We couldn’t get away from numerous breathless media reviews of Saturday’s SNL post-election broadcast with host Dave Chappelle. It seems America couldn’t figure out what happened so they expected a lackluster collection of hack comedians – Chappelle excluded – to explain it to them.
And gee, did they get an unexpected bellyful of hoots.
Kate McKinnon as Hillary Clinton attempted to co-opt a Leonard Cohen song, “Hallelujah” with lyrics that made even the most casual Hillary follower roll their eyes: “I’ve told the truth, I didn’t come to fool you…”
Uh-humm. Comedy scribes can’t re-write history. And Hillary was hardly a truth-teller. So how is it a comedy show is trying to get America all misty-eyed over one of the most hardened political operators to have run on the Democratic ticket for decades? Hillary’s own campaign aides were on a constant mission throughout the campaign to make her seem “more likeable,” to get her to be more “genuine.”
To have an SNL performer portray Clinton as some bluesy, down-to-earth tragic figure belies the fact that only fools take the political opinions of entertainers seriously. No wonder all these people never saw it coming – they really didn’t get Clinton.
Really. The majority of Americans who voted for Clinton did so with the clear-eyed vision that she was a very imperfect candidate.
It must be said that those millions who tune into SNL have become the unquestioning, undemanding echo-chamber types.
You want to see something raw and relevant from SNL? Go back to its first season, 1975, when Richard Prior hosted for the first time. Up until then the episodes were choppy and had no direction. Suddenly, with Prior, SNL had an attitude and an “in your face” identity.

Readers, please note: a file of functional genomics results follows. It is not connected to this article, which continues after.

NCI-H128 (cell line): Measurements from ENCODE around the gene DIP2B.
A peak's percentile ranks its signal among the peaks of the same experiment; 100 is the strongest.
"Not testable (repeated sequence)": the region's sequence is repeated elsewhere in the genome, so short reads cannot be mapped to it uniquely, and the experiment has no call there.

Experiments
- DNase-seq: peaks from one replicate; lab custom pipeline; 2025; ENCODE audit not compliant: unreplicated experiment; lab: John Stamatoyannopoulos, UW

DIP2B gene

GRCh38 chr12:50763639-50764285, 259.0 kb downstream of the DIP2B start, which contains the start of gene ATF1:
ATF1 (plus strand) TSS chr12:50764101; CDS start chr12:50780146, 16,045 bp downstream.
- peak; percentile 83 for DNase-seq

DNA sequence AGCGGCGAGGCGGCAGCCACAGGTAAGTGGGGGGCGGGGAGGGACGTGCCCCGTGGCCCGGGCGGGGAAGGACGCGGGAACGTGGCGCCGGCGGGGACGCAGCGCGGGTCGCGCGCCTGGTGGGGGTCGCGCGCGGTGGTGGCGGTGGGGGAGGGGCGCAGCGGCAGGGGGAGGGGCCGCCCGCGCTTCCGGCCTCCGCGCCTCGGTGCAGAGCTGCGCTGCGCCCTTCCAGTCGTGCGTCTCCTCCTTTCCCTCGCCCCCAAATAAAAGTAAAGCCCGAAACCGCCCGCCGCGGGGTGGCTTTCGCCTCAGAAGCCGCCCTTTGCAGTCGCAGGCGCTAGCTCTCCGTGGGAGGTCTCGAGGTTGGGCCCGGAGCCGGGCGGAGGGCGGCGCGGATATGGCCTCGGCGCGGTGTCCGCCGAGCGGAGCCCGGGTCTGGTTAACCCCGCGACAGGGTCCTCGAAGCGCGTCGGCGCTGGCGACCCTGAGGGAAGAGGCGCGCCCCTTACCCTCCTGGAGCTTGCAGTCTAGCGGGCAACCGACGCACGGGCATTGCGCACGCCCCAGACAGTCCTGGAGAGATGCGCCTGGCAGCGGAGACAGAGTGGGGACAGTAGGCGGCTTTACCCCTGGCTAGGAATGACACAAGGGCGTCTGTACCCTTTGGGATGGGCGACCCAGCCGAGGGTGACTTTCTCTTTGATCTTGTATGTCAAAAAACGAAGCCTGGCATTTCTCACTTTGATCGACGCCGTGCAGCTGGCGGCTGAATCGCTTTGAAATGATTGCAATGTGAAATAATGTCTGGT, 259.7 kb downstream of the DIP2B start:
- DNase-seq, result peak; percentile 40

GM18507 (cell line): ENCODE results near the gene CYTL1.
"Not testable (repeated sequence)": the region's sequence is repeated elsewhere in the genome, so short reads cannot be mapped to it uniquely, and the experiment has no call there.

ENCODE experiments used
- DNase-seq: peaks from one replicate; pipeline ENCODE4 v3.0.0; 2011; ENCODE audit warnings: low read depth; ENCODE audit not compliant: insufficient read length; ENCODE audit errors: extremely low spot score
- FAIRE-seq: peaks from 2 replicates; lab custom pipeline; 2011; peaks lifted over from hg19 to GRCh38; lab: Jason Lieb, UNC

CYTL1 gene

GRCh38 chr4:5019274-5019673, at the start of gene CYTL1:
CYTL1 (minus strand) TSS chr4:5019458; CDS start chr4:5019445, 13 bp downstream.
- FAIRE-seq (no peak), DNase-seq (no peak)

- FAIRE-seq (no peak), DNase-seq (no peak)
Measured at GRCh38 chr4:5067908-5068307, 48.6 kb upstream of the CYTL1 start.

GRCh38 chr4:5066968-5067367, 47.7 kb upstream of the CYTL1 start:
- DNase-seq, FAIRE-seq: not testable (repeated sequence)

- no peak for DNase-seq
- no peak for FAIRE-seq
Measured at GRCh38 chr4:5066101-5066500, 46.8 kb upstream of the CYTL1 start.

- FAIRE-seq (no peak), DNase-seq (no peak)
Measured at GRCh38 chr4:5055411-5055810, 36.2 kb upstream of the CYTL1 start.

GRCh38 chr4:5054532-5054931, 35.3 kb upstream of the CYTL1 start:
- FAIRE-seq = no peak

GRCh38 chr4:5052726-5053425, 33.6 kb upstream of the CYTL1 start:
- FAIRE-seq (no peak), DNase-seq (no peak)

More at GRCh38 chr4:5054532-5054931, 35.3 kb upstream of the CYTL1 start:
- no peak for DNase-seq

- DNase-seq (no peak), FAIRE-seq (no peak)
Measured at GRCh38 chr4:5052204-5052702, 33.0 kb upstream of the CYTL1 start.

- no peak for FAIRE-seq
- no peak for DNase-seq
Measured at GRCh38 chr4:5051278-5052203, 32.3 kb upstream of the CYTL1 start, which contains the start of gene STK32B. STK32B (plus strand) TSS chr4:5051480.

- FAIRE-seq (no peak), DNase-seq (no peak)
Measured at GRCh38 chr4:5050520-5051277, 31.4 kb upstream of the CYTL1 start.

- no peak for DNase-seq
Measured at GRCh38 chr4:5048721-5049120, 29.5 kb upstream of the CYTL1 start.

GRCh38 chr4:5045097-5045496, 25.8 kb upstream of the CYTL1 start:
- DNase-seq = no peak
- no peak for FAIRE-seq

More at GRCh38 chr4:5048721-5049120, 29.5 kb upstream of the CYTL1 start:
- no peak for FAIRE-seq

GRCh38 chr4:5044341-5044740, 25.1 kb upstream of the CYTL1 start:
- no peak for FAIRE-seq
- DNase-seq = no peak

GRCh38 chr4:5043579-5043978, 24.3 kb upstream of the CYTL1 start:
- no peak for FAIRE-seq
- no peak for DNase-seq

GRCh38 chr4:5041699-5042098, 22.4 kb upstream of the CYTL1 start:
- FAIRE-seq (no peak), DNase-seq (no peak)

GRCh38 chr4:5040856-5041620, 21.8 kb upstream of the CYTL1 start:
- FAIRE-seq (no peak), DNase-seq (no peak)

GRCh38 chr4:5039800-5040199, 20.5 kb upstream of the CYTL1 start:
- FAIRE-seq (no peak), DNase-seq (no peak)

If you want to know about SNL today, like anything, look behind the scenes: Lorne Michaels, the producer, has nothing on his mind but money deals with his money partners, and this drives who he hand-picks to be on the show, grooming them for later production deals with which he can make more millions.
NBC/Universal. It’s a multi-billion multi-national corporation formerly owned by…megalithic GE. Now owned by…Comcast, an octopus of a media corporation that is looking for control of everything from theme parks to Telemundo to MSNBC to Dreamworks. They want to control content and then they want to control how you receive that content.
But, hey. You just want to watch some funny skits. Get distracted. Forget about all the big issues.
That’s what they want you to do, too. And they don’t want you to notice them while they’re doing it.